Unit Testing — KIF and FBSnapshot

It’s been a while since I’ve talked about unit testing, the importance of writing them in our apps and testing framework like Quick and Nimble. Test help us keeping features working as expected and avoiding that a new feature breaks an old one. I’m here today to talk about a new framework: KIF.

This post has thoughts about KIF, advantages, cons, when to use it and an example.

KIF

Is a unit testing framework that helps developers to create UI tests (yes, UI tests) and tests your app flows e.g your entire login process like entering valid credentials if your keyboard dismisses when the user touches the background, swipe tableView cells, what happens when the alert of invalid username pops and more. It is written in objc and uses XCTestCase but there’s a KIF-Quick if you would like to use it with Quick.

It brings functions to help perform events like tap(), doubleTap() and swipeLeft(). Uses accessibility to identify objects to interact with e.g. you can retrieve an object using its accessibilityIdentifier or accessibilityLabel and then perform an action using tap()

viewTester().usingIdentifier("btn_login").tap()

You should be asking yourself — Why should I use KIF if Apple provides a nice UI test framework — The answer is simple: mocks! KIF let you inject mocked objects to create a powerful local test flow of your app in other words you are free to mock services response and test your entire application flow with no need of internet connection, API response or even data mass.

Wow! That’s great. So why should I write unit tests if KIF can handle that and more? That’s a good question! Indeed, KIF can handle unit tests and more but it needs to run on the simulator and it takes time. So if you decide to only write tests using KIF they will take a lot more time to run than singles unit tests.

How to use it

KIF has an easy install processing though cocoapods, just add pod KIF to your podfile run pod install and it’s done. KIF is written in Obj-C so you need to create a bridging header and add KIF to it.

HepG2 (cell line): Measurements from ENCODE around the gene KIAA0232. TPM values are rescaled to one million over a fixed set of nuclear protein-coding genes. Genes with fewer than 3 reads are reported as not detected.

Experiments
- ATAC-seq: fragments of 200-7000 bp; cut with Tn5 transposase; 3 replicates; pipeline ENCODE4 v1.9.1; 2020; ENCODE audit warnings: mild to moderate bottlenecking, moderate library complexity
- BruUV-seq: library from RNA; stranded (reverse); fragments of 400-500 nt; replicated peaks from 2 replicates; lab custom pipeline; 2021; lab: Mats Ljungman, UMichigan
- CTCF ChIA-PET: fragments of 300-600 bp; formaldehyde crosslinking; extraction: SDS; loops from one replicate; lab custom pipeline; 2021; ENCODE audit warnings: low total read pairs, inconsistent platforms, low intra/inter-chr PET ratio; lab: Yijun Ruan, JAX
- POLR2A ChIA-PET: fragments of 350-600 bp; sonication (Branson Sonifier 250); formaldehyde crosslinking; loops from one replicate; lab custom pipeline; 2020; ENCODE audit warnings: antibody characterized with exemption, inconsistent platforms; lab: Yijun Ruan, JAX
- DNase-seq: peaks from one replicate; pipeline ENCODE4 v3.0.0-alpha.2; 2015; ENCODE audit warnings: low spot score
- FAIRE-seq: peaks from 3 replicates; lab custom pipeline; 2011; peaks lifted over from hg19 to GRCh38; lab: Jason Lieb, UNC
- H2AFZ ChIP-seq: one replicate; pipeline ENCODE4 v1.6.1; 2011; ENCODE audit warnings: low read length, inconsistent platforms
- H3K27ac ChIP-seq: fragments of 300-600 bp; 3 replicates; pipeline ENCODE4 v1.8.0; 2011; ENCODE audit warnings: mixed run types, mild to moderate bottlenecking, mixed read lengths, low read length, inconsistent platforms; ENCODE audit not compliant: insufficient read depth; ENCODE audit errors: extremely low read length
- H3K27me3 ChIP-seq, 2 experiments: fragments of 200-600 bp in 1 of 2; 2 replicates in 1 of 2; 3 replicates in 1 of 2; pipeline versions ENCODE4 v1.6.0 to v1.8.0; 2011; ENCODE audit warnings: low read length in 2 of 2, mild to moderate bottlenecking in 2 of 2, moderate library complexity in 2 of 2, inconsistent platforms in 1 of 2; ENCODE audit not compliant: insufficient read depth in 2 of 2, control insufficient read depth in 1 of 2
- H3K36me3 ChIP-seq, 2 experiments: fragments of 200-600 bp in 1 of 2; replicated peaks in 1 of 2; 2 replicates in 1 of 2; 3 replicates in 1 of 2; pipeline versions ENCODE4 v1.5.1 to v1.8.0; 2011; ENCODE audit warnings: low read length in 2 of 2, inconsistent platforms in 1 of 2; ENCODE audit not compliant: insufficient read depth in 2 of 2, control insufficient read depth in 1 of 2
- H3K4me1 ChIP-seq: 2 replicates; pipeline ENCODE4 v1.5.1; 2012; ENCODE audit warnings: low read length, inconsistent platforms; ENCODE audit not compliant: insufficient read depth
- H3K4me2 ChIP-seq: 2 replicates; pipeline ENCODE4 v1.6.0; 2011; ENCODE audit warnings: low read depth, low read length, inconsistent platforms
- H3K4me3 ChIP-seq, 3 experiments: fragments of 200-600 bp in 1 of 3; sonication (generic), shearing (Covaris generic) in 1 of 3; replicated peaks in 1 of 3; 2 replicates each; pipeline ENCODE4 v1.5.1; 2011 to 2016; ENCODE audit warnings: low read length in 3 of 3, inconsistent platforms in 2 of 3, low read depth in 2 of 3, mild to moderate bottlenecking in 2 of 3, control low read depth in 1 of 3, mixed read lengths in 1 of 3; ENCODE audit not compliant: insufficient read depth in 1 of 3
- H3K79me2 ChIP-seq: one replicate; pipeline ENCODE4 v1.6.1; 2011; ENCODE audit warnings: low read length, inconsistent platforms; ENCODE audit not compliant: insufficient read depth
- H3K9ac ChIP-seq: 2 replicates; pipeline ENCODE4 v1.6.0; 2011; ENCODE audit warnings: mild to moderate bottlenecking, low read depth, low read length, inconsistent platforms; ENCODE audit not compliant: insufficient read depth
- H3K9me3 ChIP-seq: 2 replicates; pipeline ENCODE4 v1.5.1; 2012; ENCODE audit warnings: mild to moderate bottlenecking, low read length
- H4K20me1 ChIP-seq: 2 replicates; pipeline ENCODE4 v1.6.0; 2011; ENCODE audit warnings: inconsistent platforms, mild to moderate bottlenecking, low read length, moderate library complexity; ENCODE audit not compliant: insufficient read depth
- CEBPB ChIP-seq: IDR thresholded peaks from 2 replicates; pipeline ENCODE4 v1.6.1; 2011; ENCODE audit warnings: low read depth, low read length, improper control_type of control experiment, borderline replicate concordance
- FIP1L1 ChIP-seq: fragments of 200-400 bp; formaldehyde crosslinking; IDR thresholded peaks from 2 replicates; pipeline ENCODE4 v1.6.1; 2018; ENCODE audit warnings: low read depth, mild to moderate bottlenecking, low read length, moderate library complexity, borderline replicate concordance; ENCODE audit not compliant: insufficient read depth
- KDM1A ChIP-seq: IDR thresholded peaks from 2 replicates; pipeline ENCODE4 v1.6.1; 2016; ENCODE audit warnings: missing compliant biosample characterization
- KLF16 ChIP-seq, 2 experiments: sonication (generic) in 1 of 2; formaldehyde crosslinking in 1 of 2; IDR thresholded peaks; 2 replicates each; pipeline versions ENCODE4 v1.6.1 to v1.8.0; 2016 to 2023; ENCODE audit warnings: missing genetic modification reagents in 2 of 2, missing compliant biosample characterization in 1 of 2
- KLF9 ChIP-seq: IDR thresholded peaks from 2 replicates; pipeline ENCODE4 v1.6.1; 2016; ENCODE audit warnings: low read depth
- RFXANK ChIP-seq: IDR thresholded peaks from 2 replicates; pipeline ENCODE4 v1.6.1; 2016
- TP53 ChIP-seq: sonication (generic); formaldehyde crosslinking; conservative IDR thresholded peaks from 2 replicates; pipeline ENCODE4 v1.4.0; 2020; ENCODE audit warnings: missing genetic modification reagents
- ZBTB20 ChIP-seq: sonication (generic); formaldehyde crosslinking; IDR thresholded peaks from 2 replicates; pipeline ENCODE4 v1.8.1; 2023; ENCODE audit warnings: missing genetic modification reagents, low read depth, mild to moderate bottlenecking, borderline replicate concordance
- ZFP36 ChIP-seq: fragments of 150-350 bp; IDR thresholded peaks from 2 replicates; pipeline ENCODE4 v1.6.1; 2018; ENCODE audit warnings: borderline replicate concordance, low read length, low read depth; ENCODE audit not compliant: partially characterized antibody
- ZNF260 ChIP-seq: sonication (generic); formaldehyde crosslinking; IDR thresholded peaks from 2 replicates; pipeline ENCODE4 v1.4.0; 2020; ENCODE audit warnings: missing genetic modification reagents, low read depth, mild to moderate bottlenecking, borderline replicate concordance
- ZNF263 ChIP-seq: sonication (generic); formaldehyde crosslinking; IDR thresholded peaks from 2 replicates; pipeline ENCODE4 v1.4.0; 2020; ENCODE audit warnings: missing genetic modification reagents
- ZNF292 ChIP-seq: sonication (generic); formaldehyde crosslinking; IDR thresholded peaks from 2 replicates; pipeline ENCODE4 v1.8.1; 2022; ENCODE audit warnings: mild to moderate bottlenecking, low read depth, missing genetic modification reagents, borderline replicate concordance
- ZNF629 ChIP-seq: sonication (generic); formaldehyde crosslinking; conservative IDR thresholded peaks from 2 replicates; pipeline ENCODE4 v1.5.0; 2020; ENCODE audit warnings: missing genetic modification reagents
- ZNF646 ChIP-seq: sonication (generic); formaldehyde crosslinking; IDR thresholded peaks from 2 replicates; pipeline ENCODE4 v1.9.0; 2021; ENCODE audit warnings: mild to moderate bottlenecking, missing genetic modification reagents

#import <KIF/KIF.h>

In this example, we are going to test a simple login flow with success and failure cases. Combining the power of KIF with Snapshot (if you don’t know what is Snapshot you should read this) we are going to validate all our UI.

Login flow

If user input right values (in this case "user" for username and "123123" for password) the home screen will be displayed else an alert error will be shown.

Don’t forget to test target and set the accessibility label in every UI object that will have interaction.

DefaultFlowSpec test

In this file we create a window, retrieve the initial viewController from our storyboard and add it as rootViewController of our window. After that, we need to test our success and failure flow.

Success flow

Our success flow is based on right inputs. First, the user will set user in username field, after that set 123123 in password field we are going to check UI at this moment, then click the login button and check if the homeScreen is displayed.

Success flow

Failure flow

In our Failure flow we are going to press login button, check if an error alert is shown, press ok on alert and check if alert is gone.

Failure flow

Conclusion

The best way is to combine both unit tests and KIF to get a fast and complete test. Keep testing your methods and functions using unit test it is faster. Use KIF to tests UI and connections between layers like model, view, and controller in an MVC architecture.

I wrote some post that shows how to implement some unit tests.

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